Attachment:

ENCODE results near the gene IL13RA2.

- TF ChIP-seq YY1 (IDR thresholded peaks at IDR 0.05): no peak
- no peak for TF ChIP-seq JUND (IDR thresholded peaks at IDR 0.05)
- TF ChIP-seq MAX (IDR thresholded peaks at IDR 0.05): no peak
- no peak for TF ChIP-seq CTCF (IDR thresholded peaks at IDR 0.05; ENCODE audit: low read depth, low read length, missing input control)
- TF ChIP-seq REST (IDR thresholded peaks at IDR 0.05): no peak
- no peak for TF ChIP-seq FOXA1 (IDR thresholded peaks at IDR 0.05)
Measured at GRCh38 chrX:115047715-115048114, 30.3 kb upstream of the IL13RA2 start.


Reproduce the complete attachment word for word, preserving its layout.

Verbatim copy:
ENCODE results near the gene IL13RA2.

- TF ChIP-seq YY1 (IDR thresholded peaks at IDR 0.05): no peak
- no peak for TF ChIP-seq JUND (IDR thresholded peaks at IDR 0.05)
- TF ChIP-seq MAX (IDR thresholded peaks at IDR 0.05): no peak
- no peak for TF ChIP-seq CTCF (IDR thresholded peaks at IDR 0.05; ENCODE audit: low read depth, low read length, missing input control)
- TF ChIP-seq REST (IDR thresholded peaks at IDR 0.05): no peak
- no peak for TF ChIP-seq FOXA1 (IDR thresholded peaks at IDR 0.05)
Measured at GRCh38 chrX:115047715-115048114, 30.3 kb upstream of the IL13RA2 start.